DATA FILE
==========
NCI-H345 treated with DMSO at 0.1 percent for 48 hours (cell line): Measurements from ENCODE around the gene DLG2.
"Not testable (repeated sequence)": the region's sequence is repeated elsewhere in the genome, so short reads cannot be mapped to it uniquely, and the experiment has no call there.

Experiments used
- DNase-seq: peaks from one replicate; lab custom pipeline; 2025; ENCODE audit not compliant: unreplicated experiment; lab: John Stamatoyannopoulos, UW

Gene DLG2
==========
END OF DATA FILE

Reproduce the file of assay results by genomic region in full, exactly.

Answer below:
NCI-H345 treated with DMSO at 0.1 percent for 48 hours (cell line): Measurements from ENCODE around the gene DLG2.
"Not testable (repeated sequence)": the region's sequence is repeated elsewhere in the genome, so short reads cannot be mapped to it uniquely, and the experiment has no call there.

Experiments used
- DNase-seq: peaks from one replicate; lab custom pipeline; 2025; ENCODE audit not compliant: unreplicated experiment; lab: John Stamatoyannopoulos, UW

Gene DLG2